Teachers Weigh in on New Grading System
Libertyville Elementary District 70 teachers discover shift in teaching without letter grades.
In June 2010, the state of Illinois adopted new standards for the state’s K-12 classrooms incorporating the Common Core State Standards. These standards, now adopted in 44 states, are designed to provide children with clear and consistent educational framework and prepare them for college and careers.
Four summers ago, Libertyville Elementary District 70 initiated an assessment committee made up of district teachers to research and implement the standards-based system. Patch asked two district teachers that participated in this assessment committee to explain what this implementation has meant for the district classrooms.
Teachers Understand Students’ Needs and Abilities
“My teaching has shifted 100 percent,” said Amy Nemmers, fifth grade teacher at Butterfield School. “I feel I know exactly what my students’ needs and strengths are. They push themselves harder instead of beating themselves up. We see better problem solving, a stronger work ethic, and they’re asking more questions.”
Nemmers has been part of the assessment committee since its onset, and says she will not go back to letter grades.
“I think that letter grades are not always the best way of communicating what a child knows,” she said. “Maybe they’re really good at homework, and that bumps up their grade.”
With standards-based grading, homework is not factored into a child’s assessments, she says, because it’s practice, and children should not be graded on practice, but on performance.
“It’s the same in the corporate world, or even in my job,” she said. “They look at my performance. What am I able to do? Where did I start and end? Did I grow? Did I get to where I’m supposed to be as a teacher at the end of the year?”
A Shift in Grading
Students keep track of their progress and understanding every day in each area of a subject says Rockland School teacher Jennifer Carlson.
“On a weekly basis, students will chart out problems that they got missing or incorrect,” Carlson said. “They’re understanding how they’re doing in specific areas, not just math or social studies."
Carlson says teachers breakdown categories on a test. For example, if a student gets all of the multiplication on a test correct but did poorly on geometry, teachers will know the student's operations skills is strong but needs more work on geometry.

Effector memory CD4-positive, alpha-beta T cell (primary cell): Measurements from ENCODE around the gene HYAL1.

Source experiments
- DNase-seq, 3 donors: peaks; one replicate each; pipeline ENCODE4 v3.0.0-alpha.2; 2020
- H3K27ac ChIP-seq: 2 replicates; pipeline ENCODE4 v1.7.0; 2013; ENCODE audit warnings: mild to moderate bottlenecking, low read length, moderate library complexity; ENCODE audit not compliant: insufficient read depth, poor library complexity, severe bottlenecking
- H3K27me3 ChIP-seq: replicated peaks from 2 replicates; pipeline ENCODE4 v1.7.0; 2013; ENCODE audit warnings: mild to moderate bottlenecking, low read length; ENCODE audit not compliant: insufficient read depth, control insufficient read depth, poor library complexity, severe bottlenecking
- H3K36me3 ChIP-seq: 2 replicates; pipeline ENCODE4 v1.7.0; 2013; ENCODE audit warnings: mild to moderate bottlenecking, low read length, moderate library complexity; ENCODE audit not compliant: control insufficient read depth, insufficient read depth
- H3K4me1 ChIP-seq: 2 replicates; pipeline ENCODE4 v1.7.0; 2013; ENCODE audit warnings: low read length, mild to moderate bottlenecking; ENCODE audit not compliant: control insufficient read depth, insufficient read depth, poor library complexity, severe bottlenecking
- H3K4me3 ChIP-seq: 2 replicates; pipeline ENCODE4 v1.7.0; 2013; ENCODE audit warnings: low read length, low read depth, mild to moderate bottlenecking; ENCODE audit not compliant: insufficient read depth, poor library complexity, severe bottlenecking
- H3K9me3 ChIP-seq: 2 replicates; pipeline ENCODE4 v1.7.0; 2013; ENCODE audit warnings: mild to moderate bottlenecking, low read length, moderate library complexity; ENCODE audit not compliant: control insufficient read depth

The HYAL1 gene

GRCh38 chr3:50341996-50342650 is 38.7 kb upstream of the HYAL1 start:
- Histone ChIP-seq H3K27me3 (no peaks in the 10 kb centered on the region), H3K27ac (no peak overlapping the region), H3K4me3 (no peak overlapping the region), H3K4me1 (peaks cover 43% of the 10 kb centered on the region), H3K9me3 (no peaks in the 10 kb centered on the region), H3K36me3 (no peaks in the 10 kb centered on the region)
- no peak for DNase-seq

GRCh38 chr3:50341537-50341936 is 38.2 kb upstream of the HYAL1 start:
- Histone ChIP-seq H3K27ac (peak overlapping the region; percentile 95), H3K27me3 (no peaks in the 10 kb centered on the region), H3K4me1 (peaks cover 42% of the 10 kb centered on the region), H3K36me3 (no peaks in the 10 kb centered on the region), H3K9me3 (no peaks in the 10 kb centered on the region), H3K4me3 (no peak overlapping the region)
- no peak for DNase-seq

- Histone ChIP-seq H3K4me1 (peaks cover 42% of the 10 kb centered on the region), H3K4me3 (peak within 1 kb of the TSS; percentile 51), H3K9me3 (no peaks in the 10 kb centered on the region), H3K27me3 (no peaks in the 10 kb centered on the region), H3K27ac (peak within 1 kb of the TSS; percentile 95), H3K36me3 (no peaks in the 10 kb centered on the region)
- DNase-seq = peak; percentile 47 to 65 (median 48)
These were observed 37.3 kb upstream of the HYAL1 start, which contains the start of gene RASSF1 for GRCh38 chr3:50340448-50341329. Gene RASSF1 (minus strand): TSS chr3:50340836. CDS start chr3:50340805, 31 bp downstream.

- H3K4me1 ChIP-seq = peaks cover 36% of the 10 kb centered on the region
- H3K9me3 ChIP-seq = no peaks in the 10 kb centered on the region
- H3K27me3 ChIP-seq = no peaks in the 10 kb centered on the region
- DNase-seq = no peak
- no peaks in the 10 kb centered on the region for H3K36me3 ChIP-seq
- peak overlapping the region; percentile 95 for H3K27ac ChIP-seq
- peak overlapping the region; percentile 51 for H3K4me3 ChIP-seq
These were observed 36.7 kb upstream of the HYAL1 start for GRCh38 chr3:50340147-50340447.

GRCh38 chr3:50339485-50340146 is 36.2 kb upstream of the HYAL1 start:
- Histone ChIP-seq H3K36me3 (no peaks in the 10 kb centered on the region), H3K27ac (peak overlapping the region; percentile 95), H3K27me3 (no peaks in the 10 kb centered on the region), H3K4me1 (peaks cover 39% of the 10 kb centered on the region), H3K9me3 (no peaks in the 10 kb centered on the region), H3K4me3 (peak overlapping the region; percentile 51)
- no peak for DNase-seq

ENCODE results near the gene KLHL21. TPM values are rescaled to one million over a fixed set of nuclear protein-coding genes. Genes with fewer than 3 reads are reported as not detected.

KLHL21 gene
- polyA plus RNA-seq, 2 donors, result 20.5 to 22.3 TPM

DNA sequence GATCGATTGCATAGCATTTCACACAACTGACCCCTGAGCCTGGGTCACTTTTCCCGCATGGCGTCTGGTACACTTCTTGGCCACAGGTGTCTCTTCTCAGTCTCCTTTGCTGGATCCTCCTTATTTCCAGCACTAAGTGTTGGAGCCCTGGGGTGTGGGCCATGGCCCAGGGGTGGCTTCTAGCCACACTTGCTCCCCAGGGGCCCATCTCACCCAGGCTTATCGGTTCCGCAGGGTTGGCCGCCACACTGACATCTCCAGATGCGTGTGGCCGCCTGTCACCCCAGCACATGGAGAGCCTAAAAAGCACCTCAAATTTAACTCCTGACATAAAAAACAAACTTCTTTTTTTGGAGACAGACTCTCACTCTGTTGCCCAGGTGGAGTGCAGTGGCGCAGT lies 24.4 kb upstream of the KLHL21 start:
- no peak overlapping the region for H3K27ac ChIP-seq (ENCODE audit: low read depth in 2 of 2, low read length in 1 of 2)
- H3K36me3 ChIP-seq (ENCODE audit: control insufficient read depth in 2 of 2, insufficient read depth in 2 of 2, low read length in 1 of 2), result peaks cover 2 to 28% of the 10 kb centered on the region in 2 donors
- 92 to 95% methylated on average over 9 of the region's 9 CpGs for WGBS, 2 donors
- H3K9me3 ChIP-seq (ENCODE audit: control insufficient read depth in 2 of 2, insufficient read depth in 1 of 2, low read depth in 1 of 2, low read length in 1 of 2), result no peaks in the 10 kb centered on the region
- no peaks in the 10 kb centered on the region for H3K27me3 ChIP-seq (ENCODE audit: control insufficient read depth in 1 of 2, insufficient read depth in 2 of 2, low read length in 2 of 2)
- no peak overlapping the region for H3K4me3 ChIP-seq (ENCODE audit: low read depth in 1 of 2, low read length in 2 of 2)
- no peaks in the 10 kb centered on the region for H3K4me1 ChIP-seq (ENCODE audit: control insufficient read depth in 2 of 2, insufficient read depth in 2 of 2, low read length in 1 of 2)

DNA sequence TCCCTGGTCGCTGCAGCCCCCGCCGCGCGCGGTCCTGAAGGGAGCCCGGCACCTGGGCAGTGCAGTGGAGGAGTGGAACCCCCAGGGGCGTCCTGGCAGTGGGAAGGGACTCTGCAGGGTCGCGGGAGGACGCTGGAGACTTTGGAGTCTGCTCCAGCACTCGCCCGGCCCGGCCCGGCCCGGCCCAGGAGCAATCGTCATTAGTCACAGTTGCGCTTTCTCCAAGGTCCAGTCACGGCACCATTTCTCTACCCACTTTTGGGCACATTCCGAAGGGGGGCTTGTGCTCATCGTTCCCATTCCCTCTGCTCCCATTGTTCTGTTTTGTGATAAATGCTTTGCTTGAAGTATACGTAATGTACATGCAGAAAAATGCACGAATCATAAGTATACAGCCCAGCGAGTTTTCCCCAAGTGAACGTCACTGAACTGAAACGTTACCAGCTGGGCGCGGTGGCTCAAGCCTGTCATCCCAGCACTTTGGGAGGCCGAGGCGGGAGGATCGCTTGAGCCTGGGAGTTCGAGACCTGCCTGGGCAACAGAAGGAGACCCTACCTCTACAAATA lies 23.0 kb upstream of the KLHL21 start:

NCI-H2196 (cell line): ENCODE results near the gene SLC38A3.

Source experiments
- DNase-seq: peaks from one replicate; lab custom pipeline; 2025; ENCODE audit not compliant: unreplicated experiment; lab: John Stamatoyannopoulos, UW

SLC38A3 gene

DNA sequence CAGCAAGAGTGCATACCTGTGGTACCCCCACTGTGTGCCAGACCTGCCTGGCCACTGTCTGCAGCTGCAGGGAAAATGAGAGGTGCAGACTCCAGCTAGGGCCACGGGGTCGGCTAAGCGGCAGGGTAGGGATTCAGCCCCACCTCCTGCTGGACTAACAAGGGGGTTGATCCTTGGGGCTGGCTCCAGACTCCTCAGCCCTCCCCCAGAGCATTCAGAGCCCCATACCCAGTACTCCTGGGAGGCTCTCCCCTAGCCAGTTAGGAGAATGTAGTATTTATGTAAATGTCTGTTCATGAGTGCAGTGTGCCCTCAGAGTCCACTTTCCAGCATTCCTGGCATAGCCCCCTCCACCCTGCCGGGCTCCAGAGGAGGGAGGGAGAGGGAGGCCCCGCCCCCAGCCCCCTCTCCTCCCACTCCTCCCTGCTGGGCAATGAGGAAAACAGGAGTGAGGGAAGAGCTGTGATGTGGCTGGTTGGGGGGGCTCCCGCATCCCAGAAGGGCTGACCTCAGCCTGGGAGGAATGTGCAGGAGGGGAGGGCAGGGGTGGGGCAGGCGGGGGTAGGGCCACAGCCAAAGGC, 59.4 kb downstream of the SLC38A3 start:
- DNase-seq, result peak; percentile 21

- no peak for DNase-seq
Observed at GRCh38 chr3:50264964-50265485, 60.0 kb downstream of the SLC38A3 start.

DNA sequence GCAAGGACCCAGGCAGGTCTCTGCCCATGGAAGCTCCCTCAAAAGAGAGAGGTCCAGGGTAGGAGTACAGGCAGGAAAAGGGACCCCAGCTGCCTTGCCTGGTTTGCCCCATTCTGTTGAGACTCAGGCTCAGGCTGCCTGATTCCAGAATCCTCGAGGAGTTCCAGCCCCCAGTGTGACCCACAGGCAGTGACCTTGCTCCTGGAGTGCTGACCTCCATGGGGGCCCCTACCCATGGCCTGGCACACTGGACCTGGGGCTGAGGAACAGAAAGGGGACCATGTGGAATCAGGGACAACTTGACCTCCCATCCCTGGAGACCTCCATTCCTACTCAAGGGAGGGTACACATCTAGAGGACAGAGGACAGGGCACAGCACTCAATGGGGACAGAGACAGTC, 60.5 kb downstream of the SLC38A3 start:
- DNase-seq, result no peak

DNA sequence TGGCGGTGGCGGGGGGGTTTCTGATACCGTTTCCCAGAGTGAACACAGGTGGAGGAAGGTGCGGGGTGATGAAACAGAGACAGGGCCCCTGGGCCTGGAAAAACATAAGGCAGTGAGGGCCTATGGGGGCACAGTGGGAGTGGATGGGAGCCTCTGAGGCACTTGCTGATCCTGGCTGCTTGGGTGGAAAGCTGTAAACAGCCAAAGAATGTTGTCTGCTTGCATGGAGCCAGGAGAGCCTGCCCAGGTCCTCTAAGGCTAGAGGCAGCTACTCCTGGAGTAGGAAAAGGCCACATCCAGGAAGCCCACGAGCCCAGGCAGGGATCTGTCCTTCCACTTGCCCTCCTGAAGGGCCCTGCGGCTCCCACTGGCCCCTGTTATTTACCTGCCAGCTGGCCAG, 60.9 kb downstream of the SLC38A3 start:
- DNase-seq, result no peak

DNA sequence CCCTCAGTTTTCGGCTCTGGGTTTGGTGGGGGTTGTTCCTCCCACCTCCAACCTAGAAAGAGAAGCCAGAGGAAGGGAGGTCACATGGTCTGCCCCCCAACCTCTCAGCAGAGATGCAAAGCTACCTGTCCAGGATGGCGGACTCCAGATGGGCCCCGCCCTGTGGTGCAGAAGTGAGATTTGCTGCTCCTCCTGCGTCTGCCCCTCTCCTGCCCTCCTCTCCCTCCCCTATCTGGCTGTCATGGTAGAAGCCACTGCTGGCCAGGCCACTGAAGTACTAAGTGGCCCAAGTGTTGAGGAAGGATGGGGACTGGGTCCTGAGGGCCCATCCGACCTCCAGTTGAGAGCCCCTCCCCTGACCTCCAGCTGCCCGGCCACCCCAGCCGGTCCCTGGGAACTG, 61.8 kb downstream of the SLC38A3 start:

“Students are able to take more ownership over their work and identify where they can set goals for improvement,” she said. “Instead of saying, ‘I’m really bad at math,’ they’re looking past the score and playing an active role in their success that they can set for themselves.”
Positive Feedback From Parents
Carlson says she field tested the new standards-based report card last year and that the majority of the feedback she received from families has been positive.
Nemmers, who is passionate about standards-based education, says that they’ve been utilizing parent and student surveys throughout the implementation process to help teachers and administration make the shift easier.
“We live in an incredibly supportive community,” Nemmers said. “This is one of those changes that has a little bit of discomfort because a lot of people don’t understand it. Our parents are so involved and want to be educated about it.”
Nemmers says that a shift in letter grade assessments has been coming for a long time as universities and colleges around the nation have been finding the traditional GPAs misrepresenting a student’s actual performance.
“We’re targeting exactly what they need to know and boosting them to where they need to go, extending their learning,” Nemmers said.
Common Core State Standards Resources
Nemmers believes that parents need to have resources in order to support such changes in the education of their children and posts resources and links for parents on her website: www.d70schools.org/~anemmers/MrsNemmers.